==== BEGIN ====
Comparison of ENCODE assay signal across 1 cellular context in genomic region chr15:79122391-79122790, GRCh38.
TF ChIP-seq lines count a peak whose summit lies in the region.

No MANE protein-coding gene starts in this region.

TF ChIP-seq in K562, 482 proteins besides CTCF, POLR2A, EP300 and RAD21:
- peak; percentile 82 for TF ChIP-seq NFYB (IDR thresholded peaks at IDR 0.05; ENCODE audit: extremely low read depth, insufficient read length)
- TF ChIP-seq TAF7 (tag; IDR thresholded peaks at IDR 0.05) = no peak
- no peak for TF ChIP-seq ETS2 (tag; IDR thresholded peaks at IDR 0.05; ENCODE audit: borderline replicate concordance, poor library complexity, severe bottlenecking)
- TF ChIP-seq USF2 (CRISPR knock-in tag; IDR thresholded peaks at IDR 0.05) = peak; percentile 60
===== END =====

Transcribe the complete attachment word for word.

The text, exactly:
Comparison of ENCODE assay signal across 1 cellular context in genomic region chr15:79122391-79122790, GRCh38.
TF ChIP-seq lines count a peak whose summit lies in the region.

No MANE protein-coding gene starts in this region.

TF ChIP-seq in K562, 482 proteins besides CTCF, POLR2A, EP300 and RAD21:
- peak; percentile 82 for TF ChIP-seq NFYB (IDR thresholded peaks at IDR 0.05; ENCODE audit: extremely low read depth, insufficient read length)
- TF ChIP-seq TAF7 (tag; IDR thresholded peaks at IDR 0.05) = no peak
- no peak for TF ChIP-seq ETS2 (tag; IDR thresholded peaks at IDR 0.05; ENCODE audit: borderline replicate concordance, poor library complexity, severe bottlenecking)
- TF ChIP-seq USF2 (CRISPR knock-in tag; IDR thresholded peaks at IDR 0.05) = peak; percentile 60